REGISTER NOW: In Conversation With - Maïka Sondarjee | May 3, 2022

InConvoWith_May3_22_630px

"How to Integrate Gender and Race Studies in the Classroom"

DATE: Tuesday, May 3, 2022
TIME: 2:00 p.m. (EST)
LOCATION: Livestream

REGISTER NOW

The next installment of In Conversation With, a series of public talks organized by the Social Sciences and Humanities Research Council (SSHRC) in partnership with The Conversation Canada, will feature an interview and live Q and A with Banting postdoctoral fellow and assistant professor Maïka Sondarjee, moderated by Vinita Srivastava, podcast producer at The Conversation Canada.

Maïka Sondarjee is an assistant professor at the School of International Development and Global Studies at the University of Ottawa and recipient of SSHRC’s 2021 Talent Award. She obtained her PhD in political science in 2020 from the University of Toronto, and is already considered an expert in development studies, including issues related to gender, governance and solidarity.

April 06, 2022

SOCIOLOGY COLLOQUIUM | Living on the Edge: An American Generation’s Journey through the Twentieth Century

LivingEdge_630px

DATE: April 22, 2022
TIME:  12 noon - 1:00 p.m.
LOCATION: Please email socevent@uwo.ca for the Zoom link

Based on lifelong data drawn from the iconic Berkeley Guidance Study, Living on the Edge tells the story of the rarely studied 1900 generation as they navigated a century of revolutionary change. Most surprising is how relevant and relatable the lives and experiences of this generation are today, despite the gap of a century. From the reorganization of marriage and family roles and relationships to strategies for adapting to a dramatically changing economy, the challenges faced by this earlier generation echo our own time. The book offers an intimate glimpse into not just the history of the United States, but the feelings, dreams, and fears of a generation remarkably kindred to the present day.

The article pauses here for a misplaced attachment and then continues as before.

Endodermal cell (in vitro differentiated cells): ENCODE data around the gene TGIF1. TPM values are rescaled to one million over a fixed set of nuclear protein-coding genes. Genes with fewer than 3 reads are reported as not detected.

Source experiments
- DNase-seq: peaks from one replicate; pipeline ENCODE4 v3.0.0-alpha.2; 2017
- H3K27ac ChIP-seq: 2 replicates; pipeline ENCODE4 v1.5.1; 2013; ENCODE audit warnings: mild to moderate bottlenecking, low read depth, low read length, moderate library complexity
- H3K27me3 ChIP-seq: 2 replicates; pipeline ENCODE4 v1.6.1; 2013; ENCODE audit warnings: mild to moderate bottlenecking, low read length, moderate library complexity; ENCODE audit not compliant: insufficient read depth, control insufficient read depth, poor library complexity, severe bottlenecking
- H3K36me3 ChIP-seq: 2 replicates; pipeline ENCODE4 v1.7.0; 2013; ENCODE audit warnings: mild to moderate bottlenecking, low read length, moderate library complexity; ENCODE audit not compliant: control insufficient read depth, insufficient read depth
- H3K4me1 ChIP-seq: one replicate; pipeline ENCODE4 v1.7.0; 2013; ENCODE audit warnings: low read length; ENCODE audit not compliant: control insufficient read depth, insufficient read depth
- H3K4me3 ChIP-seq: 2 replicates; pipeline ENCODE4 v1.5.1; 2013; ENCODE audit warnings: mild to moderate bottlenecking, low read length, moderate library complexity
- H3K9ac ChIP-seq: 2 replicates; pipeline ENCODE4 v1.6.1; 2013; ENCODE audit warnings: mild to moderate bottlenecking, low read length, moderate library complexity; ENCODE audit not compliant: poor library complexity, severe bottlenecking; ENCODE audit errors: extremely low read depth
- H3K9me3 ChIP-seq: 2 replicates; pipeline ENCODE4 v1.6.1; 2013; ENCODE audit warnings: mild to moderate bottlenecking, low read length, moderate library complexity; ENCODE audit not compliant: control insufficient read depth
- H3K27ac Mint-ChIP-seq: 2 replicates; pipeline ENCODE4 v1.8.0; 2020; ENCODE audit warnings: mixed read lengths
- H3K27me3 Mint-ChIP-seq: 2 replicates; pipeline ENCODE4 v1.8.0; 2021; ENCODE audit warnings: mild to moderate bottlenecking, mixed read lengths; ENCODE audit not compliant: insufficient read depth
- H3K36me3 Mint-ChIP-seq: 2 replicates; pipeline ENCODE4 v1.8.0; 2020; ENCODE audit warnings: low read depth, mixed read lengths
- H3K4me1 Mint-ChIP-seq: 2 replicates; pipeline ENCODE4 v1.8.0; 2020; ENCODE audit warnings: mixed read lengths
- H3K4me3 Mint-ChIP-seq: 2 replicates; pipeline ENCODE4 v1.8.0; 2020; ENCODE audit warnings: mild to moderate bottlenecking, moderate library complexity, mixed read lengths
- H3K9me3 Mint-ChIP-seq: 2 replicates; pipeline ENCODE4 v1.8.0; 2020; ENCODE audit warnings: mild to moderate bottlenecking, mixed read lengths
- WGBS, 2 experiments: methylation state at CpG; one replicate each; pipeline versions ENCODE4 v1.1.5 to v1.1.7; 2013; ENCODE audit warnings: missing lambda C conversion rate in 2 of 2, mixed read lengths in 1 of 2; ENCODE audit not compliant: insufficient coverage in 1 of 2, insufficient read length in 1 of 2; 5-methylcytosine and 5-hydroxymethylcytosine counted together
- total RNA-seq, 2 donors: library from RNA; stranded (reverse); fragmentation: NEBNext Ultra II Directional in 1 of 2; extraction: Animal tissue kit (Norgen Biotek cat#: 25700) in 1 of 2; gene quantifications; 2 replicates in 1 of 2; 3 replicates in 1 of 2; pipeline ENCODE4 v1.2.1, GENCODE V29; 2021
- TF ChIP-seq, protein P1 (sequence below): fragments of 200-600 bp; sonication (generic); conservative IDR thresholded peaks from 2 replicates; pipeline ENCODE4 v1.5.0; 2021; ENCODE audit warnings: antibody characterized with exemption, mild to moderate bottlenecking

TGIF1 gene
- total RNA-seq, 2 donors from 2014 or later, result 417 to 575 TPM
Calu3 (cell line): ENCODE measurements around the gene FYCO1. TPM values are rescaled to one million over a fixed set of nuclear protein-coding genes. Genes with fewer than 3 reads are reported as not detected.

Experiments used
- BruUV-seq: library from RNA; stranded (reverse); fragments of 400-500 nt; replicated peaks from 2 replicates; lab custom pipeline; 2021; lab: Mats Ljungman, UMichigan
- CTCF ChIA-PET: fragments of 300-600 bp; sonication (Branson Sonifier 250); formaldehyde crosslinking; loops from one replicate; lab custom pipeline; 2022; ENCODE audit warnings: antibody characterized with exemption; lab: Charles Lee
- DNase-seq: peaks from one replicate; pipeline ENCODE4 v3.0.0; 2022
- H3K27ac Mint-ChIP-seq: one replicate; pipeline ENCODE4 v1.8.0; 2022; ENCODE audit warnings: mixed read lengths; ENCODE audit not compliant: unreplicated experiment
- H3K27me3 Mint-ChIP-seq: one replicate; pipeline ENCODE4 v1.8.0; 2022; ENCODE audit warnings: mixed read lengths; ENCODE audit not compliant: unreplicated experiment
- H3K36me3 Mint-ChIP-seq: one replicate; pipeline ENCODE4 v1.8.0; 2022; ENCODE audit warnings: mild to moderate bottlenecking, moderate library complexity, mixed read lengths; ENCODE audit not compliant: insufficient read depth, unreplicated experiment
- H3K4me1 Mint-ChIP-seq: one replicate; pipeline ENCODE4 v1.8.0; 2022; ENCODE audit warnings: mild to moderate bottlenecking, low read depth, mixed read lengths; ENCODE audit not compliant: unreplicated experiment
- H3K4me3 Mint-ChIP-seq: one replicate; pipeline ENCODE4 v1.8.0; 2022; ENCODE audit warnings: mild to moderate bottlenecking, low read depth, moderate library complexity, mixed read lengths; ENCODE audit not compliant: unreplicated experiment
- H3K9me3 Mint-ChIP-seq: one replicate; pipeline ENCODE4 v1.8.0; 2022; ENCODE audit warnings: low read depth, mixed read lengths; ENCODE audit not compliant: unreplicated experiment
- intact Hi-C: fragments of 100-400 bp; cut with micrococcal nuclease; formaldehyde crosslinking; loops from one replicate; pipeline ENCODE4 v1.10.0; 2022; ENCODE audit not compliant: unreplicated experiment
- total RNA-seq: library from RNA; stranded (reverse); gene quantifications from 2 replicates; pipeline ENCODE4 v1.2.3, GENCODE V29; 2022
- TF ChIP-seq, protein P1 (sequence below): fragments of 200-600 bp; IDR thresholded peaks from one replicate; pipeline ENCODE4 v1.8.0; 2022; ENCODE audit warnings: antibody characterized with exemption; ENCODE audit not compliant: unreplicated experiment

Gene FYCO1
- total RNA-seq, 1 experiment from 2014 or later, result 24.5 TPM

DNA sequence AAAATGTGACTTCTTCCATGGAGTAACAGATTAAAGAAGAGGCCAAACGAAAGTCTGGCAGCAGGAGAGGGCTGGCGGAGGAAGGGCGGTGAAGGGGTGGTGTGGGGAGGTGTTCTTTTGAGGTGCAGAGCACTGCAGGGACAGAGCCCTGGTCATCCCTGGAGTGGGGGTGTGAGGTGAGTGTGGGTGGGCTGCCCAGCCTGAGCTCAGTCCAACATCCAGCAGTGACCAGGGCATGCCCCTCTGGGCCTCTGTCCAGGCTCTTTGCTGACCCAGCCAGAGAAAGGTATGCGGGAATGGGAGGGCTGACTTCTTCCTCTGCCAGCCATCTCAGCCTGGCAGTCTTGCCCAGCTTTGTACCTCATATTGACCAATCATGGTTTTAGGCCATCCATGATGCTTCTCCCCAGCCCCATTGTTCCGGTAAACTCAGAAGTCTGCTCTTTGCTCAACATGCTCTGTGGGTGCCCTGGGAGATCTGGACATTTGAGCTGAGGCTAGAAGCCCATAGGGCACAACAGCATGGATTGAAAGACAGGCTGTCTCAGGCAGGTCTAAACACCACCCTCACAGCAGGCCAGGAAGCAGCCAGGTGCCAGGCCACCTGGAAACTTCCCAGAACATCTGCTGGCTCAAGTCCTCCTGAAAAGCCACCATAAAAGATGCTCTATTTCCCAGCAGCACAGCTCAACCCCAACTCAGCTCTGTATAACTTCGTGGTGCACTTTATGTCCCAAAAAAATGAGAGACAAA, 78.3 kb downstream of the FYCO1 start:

Dr. Glen H. Elder, Jr. is a prominent figure in the development of life course theory, methods, and research and Dr. Rick Settersten is a specialist in life-course studies, with expertise spanning adolescence, adulthood, and aging. For this colloquium, we have the opportunity to hear them speak briefly about the research that culminated in the book,Living on the Edge, and then have an interactive discussion.

We would love to see you all there! RSVP to socevent@uwo.ca for Zoom link.

Contact socevent@uwo.ca if you require information in an alternate format, or if any other arrangements can make these events accessible to you.


Previous Page | Next Page

Categories

Calendars



Graduate Community News